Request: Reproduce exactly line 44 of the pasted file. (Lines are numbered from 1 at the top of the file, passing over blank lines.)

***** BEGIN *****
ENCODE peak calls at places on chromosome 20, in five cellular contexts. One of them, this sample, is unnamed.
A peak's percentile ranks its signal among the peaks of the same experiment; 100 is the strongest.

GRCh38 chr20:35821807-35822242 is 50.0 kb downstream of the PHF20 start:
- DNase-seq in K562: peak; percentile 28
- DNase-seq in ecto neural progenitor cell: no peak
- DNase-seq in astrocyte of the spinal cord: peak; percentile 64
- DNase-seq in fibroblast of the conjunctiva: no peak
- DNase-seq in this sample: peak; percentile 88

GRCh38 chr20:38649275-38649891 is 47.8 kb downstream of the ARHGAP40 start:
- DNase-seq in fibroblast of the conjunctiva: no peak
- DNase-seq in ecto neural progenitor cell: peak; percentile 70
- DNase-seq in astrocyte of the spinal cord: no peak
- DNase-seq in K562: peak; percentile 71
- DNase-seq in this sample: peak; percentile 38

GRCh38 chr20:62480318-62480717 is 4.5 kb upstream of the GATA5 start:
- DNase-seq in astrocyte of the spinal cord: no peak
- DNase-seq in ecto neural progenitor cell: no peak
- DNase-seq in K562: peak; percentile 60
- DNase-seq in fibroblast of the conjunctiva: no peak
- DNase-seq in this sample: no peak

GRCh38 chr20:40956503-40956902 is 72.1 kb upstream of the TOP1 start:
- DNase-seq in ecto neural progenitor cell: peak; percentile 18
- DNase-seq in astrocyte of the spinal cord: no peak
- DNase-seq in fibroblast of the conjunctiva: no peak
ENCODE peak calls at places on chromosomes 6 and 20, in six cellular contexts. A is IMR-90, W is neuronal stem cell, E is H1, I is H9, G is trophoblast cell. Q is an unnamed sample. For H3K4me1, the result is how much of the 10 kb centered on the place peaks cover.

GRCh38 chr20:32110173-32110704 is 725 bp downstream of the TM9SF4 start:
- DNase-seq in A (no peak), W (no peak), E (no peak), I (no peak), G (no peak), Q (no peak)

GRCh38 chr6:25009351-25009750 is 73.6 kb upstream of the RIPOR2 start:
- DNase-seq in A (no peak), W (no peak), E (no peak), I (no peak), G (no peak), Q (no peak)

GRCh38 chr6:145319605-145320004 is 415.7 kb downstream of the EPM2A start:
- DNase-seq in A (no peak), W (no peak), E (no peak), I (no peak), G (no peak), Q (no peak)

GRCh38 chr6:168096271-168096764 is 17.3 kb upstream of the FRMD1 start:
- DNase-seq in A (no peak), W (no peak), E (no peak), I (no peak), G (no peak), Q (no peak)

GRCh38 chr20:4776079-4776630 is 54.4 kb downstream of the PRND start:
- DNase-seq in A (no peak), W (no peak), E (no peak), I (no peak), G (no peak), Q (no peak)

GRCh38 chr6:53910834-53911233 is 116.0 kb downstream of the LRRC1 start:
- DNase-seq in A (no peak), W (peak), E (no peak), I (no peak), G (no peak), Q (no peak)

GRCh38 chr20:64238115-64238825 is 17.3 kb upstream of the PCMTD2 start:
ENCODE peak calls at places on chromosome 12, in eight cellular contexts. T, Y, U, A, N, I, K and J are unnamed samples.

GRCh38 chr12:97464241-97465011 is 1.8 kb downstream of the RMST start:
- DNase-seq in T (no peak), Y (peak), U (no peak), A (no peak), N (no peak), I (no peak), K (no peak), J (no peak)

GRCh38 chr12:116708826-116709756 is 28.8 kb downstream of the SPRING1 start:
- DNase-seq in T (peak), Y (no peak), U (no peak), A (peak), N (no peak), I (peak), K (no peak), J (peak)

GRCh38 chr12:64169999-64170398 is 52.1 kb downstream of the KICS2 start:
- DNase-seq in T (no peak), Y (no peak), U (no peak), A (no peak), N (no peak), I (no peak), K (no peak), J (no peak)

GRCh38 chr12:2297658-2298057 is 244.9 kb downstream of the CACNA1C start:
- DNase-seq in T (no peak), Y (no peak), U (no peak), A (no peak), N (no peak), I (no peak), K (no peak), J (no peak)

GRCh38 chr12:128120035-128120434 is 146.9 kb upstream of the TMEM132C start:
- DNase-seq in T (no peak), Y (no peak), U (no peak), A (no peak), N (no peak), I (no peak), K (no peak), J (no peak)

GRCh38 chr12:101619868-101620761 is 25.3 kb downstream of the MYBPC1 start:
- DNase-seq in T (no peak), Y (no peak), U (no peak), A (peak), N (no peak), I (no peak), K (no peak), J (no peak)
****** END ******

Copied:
GRCh38 chr12:64169999-64170398 is 52.1 kb downstream of the KICS2 start: